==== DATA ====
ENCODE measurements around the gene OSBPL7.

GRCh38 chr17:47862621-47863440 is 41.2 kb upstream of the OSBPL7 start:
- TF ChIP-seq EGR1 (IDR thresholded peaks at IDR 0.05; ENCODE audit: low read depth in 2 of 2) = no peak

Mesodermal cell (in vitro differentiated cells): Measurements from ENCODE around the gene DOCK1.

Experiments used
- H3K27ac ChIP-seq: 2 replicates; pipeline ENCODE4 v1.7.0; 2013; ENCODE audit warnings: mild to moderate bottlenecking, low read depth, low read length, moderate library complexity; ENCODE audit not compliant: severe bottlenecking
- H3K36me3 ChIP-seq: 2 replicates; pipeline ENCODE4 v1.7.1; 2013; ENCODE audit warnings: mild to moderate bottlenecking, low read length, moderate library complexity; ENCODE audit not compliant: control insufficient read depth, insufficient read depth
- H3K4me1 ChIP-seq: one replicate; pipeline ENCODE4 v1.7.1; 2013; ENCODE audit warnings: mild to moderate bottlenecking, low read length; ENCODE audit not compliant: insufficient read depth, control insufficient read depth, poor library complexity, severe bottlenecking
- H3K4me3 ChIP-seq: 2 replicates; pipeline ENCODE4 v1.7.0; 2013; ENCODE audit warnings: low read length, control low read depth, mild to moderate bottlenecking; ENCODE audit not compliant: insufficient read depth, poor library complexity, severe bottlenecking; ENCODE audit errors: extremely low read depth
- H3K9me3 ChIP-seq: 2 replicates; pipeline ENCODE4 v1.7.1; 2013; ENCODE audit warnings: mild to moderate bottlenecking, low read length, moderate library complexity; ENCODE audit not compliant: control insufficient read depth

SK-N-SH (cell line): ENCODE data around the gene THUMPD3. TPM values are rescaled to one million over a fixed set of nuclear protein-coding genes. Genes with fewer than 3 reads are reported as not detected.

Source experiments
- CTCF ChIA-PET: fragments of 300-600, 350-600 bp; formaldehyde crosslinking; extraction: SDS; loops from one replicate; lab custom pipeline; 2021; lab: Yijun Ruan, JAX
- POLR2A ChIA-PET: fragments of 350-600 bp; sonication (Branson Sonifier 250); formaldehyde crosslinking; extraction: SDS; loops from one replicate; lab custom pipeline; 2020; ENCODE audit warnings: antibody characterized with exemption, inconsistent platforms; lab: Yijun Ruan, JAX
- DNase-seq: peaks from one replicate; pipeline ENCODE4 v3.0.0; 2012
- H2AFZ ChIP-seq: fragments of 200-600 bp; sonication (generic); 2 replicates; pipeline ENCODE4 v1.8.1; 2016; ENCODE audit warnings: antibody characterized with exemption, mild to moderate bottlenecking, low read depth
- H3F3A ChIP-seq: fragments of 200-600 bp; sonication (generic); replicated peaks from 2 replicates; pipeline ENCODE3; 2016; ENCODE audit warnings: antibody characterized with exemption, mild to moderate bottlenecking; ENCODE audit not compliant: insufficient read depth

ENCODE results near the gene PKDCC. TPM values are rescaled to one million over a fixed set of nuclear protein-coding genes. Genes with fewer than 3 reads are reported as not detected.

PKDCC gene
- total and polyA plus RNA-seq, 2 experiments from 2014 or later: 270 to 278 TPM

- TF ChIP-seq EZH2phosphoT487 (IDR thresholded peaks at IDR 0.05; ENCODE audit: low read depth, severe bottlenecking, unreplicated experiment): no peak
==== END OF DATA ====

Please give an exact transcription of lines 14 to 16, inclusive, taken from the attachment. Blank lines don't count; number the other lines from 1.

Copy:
- POLR2A ChIA-PET: fragments of 350-600 bp; sonication (Branson Sonifier 250); formaldehyde crosslinking; extraction: SDS; loops from one replicate; lab custom pipeline; 2020; ENCODE audit warnings: antibody characterized with exemption, inconsistent platforms; lab: Yijun Ruan, JAX
- DNase-seq: peaks from one replicate; pipeline ENCODE4 v3.0.0; 2012
- H2AFZ ChIP-seq: fragments of 200-600 bp; sonication (generic); 2 replicates; pipeline ENCODE4 v1.8.1; 2016; ENCODE audit warnings: antibody characterized with exemption, mild to moderate bottlenecking, low read depth